Lexical Structure

The lexical structure of a programming language is the set of basic rules that governs how you write programs in that language. It is the lowest-level syntax of the language and specifies such things as what variable names look like, what characters are used for comments, and how program statements are separated from each other.

Case Sensitivity

The names of user-defined classes and functions, as well as built-in constructs and keywords such as echo, while, class, etc., are case-insensitive. Thus, these three lines are equivalent:

echo("hello, world");
ECHO("hello, world");
EcHo("hello, world");

Variables, on the other hand, are case-sensitive. That is, $name, $NAME, and $NaME are three different variables.

Statements and Semicolons

A statement is a collection of PHP code that does something. It can be as simple as a variable assignment or as complicated as a loop with multiple exit points. Here is a small sample of PHP statements, including function calls, assignment, and an if statement:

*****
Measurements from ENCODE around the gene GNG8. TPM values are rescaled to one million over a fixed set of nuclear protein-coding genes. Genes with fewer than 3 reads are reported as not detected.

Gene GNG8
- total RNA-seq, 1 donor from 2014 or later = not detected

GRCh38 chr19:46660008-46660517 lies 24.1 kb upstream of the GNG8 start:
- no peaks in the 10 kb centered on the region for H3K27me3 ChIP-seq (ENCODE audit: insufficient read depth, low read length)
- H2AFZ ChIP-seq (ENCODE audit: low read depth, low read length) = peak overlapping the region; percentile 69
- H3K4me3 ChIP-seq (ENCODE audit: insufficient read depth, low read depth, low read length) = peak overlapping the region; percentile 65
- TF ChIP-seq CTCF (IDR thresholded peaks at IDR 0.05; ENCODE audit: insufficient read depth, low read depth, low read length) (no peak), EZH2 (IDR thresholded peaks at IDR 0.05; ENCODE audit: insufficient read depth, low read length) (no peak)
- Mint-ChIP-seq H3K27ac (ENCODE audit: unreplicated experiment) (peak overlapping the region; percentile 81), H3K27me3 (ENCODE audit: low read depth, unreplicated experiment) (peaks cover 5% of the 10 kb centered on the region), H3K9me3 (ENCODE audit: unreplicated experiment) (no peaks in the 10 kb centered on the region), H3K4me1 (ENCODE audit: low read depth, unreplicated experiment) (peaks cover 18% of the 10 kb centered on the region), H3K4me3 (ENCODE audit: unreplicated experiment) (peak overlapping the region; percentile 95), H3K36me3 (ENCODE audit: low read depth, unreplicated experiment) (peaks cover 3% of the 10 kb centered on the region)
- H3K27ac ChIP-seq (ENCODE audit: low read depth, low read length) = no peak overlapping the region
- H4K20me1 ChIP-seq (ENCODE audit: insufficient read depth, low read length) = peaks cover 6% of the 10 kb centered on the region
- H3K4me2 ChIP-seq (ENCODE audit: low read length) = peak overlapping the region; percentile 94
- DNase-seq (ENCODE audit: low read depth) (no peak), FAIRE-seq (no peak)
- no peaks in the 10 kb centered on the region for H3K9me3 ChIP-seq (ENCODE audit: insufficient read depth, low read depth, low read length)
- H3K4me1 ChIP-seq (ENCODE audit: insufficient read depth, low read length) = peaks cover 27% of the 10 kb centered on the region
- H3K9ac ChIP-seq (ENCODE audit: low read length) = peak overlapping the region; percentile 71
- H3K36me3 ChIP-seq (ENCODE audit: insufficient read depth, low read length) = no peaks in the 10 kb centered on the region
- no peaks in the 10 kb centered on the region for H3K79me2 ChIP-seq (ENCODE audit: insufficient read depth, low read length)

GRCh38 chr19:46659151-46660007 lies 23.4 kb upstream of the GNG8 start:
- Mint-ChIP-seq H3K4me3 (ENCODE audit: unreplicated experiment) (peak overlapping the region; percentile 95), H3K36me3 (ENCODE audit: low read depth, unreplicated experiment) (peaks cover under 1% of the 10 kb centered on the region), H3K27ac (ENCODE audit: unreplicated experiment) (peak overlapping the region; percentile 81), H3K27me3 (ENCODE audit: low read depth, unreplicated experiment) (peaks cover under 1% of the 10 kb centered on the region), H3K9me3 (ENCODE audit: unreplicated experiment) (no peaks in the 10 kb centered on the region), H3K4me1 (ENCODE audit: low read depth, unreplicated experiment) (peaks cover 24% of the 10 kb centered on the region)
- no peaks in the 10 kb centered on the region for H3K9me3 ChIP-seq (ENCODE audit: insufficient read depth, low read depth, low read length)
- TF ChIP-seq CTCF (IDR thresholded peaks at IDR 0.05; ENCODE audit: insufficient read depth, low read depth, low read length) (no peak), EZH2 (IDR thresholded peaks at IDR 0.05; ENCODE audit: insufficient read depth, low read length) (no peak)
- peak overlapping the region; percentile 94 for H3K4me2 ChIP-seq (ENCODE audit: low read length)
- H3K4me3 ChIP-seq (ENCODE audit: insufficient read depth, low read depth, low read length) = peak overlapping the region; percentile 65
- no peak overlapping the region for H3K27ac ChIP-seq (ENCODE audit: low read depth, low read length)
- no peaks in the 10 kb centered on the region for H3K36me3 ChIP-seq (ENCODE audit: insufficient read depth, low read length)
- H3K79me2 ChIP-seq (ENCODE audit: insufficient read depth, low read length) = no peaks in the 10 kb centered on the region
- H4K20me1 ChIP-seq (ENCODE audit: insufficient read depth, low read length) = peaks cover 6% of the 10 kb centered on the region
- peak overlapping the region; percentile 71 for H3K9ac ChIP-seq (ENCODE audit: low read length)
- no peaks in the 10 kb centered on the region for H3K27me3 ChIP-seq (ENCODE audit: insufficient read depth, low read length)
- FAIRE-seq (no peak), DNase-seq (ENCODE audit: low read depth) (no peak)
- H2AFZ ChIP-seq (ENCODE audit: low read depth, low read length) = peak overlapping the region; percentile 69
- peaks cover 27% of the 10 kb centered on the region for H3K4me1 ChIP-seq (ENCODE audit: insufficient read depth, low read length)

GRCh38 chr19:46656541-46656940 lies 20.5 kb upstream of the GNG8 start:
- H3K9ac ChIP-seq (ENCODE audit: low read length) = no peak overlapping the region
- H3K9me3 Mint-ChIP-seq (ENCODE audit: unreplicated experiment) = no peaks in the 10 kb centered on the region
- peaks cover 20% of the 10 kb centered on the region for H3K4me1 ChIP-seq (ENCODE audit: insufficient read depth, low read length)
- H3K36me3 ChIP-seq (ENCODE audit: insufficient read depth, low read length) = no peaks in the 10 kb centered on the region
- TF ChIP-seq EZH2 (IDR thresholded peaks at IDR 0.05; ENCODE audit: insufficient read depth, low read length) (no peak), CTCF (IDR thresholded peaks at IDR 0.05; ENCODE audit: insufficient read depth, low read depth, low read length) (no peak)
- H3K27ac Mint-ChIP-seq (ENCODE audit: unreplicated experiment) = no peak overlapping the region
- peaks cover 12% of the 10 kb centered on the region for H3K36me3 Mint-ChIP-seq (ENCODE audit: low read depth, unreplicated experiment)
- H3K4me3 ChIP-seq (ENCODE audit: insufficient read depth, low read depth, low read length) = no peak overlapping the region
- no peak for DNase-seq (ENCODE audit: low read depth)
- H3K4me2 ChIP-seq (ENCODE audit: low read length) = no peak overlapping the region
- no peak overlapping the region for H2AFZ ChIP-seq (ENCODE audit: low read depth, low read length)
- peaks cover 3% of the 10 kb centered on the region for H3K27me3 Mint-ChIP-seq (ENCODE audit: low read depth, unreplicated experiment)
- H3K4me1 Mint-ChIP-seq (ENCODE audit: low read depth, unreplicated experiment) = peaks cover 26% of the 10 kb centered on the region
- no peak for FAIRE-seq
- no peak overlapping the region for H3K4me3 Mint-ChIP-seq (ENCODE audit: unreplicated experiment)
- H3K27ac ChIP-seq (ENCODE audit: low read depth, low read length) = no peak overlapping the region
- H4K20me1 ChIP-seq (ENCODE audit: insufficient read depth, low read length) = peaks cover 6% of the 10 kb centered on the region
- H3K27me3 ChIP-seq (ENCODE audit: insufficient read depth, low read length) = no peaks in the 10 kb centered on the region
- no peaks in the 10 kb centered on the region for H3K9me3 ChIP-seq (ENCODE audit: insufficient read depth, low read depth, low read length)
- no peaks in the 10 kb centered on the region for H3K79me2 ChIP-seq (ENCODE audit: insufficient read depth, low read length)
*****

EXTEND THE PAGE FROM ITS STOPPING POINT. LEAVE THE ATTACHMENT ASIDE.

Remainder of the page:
echo "Hello, world";
myFunction(42, "O'Reilly");
$a = 1;
$name = "Elphaba";
$b = $a / 25.0;
if ($a == $b) {
  echo "Rhyme? And Reason?";

PHP uses semicolons to separate simple statements. A compound statement that uses curly braces to mark a block of code, such as a conditional test or loop, does not need a semicolon after a closing brace. Unlike in other languages, in PHP the semicolon before the closing brace is not optional:

if ($needed) {
  echo "We must have it!";  // semicolon required ...

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